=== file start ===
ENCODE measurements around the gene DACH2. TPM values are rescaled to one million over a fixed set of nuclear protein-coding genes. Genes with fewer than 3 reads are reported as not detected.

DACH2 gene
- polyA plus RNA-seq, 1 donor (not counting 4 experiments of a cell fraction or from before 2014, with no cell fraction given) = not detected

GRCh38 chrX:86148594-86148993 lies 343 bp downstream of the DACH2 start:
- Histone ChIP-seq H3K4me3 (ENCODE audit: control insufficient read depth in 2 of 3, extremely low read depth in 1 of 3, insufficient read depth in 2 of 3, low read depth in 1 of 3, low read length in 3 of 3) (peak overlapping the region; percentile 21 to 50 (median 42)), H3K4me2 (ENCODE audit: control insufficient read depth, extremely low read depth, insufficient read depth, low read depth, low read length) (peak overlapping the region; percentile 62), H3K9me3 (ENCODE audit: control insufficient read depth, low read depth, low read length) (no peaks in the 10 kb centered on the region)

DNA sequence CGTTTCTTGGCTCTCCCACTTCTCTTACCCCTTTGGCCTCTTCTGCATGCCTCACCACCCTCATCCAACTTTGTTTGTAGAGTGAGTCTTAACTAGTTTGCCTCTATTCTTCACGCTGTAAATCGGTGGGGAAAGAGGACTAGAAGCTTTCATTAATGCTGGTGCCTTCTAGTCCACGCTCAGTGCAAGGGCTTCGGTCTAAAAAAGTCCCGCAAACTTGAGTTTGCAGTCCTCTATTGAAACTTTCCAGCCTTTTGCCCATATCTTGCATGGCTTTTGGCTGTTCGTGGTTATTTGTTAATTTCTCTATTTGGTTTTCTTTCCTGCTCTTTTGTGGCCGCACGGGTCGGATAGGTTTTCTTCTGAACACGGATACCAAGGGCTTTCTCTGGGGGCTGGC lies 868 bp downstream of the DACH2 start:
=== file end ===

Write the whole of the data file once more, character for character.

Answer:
ENCODE measurements around the gene DACH2. TPM values are rescaled to one million over a fixed set of nuclear protein-coding genes. Genes with fewer than 3 reads are reported as not detected.

DACH2 gene
- polyA plus RNA-seq, 1 donor (not counting 4 experiments of a cell fraction or from before 2014, with no cell fraction given) = not detected

GRCh38 chrX:86148594-86148993 lies 343 bp downstream of the DACH2 start:
- Histone ChIP-seq H3K4me3 (ENCODE audit: control insufficient read depth in 2 of 3, extremely low read depth in 1 of 3, insufficient read depth in 2 of 3, low read depth in 1 of 3, low read length in 3 of 3) (peak overlapping the region; percentile 21 to 50 (median 42)), H3K4me2 (ENCODE audit: control insufficient read depth, extremely low read depth, insufficient read depth, low read depth, low read length) (peak overlapping the region; percentile 62), H3K9me3 (ENCODE audit: control insufficient read depth, low read depth, low read length) (no peaks in the 10 kb centered on the region)

DNA sequence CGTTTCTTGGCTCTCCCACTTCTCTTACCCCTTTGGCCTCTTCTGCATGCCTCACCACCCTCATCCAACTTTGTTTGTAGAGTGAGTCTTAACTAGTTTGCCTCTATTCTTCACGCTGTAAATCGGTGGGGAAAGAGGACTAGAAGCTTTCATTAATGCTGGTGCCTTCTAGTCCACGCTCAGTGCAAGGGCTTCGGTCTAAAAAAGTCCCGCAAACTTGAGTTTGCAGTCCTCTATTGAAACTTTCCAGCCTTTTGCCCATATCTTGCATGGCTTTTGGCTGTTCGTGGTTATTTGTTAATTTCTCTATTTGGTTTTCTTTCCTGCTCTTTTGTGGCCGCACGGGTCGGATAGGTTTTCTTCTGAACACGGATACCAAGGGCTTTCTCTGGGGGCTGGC lies 868 bp downstream of the DACH2 start: